Project Overview

A wearable smart sleeve that provides muscle activation data, paired with a mobile application that connects athletes with their physical trainer, sports psychologist, and coach to create a seamless at-home physical therapy experience.

Project Duration


9.13.2020 - 11.19.2020

10 weeks


Human Factors

Professor Sung Park

Team Members

My Role

Interaction Design

Interface Design

Visual Design

Final Deliverables

Sprint Week Facilitator

The Problem
Athletes need a personalized and comprehensive recovery plan that focuses on both the physical and mental components of an injury with an easier way to track their progress.
Our Solution
A wearable smart sleeve that provides muscle activation data, paired with a mobile application that connects athletes with their physical trainer, sports psychologist, and coach to create a seamless, at-home physical therapy experience.
In our human factors class we were given 10 weeks to apply what we learned about the of psychological principles of humans, to the design of products, processes, and systems. Each group had to select a UX theme driven by 1-3 of the 10 psychological needs. 
Our Factors
After choosing the problem space of athletes recovery from injury, the two factors we chose from the 10 psychological needs was physical thriving and competence. We choose this pair of needs with the goal of creating an experience that address both the physical and mental challenges that comes with an injury.

Our Design Process

01. Secondary Research

Firstly, our group conducted secondary research to find what and where the biggest problems lye in an athletes journey back to recovery. 

Athletes may be afraid to reveal their symptoms.
Source: Heavey, Susan. “U.S. athletes still reluctant to admit head injuries” Reuters. Oct 30, 2013. Web.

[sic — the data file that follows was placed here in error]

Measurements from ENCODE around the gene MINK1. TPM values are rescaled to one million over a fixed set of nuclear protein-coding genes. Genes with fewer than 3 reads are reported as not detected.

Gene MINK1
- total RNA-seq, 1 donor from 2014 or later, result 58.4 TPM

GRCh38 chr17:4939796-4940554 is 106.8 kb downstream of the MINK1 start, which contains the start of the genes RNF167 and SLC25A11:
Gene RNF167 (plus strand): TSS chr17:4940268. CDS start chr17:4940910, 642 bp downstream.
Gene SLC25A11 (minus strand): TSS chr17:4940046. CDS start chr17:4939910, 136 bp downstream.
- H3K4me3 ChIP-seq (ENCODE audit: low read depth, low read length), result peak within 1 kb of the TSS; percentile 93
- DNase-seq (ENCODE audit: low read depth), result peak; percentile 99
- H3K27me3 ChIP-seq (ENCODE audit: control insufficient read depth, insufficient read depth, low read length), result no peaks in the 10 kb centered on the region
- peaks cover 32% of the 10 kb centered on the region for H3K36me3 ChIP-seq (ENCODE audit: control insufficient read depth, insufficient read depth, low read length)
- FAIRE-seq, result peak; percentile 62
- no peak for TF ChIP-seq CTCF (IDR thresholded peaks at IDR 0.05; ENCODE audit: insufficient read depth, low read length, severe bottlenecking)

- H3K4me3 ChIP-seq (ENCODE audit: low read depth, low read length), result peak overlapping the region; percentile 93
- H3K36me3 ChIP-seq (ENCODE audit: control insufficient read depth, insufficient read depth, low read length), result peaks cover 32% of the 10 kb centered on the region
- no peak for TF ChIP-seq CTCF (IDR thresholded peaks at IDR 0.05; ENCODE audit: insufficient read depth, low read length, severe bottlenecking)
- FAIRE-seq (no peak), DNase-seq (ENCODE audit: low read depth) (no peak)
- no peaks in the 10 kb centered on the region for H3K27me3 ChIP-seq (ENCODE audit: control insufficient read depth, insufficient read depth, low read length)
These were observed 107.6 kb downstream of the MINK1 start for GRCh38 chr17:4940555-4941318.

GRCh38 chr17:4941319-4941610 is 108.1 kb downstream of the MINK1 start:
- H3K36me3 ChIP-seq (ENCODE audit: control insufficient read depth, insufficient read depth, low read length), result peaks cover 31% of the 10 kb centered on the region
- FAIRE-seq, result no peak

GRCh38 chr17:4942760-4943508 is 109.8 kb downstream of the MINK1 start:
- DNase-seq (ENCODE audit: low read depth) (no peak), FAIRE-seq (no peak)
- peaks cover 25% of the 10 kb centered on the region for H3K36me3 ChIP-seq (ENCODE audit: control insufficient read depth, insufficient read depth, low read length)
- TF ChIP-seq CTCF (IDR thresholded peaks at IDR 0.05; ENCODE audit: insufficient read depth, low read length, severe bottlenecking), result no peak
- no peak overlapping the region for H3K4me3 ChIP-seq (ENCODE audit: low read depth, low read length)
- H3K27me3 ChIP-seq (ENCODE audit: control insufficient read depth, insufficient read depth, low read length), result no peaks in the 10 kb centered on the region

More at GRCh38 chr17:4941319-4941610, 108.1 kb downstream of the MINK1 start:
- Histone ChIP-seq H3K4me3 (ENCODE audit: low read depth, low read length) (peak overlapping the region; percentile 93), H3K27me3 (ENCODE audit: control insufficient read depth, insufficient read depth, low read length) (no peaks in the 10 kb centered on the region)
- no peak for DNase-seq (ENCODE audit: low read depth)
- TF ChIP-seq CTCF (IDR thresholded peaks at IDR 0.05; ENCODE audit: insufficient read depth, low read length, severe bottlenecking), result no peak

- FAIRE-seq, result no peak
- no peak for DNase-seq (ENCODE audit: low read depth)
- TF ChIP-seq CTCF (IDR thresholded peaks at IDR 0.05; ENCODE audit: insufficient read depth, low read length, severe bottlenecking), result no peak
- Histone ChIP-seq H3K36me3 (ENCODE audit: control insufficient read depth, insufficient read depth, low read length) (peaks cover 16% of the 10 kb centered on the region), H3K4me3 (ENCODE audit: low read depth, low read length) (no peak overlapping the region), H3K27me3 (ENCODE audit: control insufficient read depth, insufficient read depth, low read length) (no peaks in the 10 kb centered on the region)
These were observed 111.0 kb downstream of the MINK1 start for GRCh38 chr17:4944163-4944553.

Physicians make the mistake of focusing purely on physical outcomes.
Source: Goldberg, Alan. “The Mental Side of Athletic Injuries” Competitive Advantage. Jan 18, 2019. Web.
Athletes response to injury can reveal unhealthy mental coping mechanisms.
Source: Putukian, Margot. “Mind, Body and Sport: How being injured affects mental health ” NCAA. March 12, 2012. Web.

02. Online Survey

After finding some of the biggest problems in an athletes recovery and choosing our target demographic, we deployed a survey to gain more insights from athletes.

We asked questions like...

  • Have you ever been scared to reveal your injury?

  • Has your physical trainer ever acknowledged your mental health when treating your physical injury?

  • During your recovery period what took a greater toll on you, your physical or mental pain?

  • When returning to your sport after healed have you felt a lack of confidence and fear?

Physical pain took a greater toll than mental pain during an athletes recovery.
Some athletes were told to play through an injury and a majority weren't afraid to reveal their injury.
Frustration, sadness, and irritation were the most common emotions felt after injury.
Athletes who were scared to reveal an injury said it was because they saw it as weak.

03. Interviews

Our group conducted 7 interviews with athletes inside our target demographic. We also organized one group interview (four participants) and two expert interviews with an athletic trainer and physical therapist. 

7 Athletes
  • Athletes typically cope with avoidance and isolation

  • Athletes often play through injury

  • Some physical therapists talked about mental health, but never offered help

Expert Interviews
1 Athletic Trainer & 1 Physical Therapist
  • A great relationship between the athlete and PT is critical for recovery

  • Every athlete is different, they need to feel motivated throughout the recovery process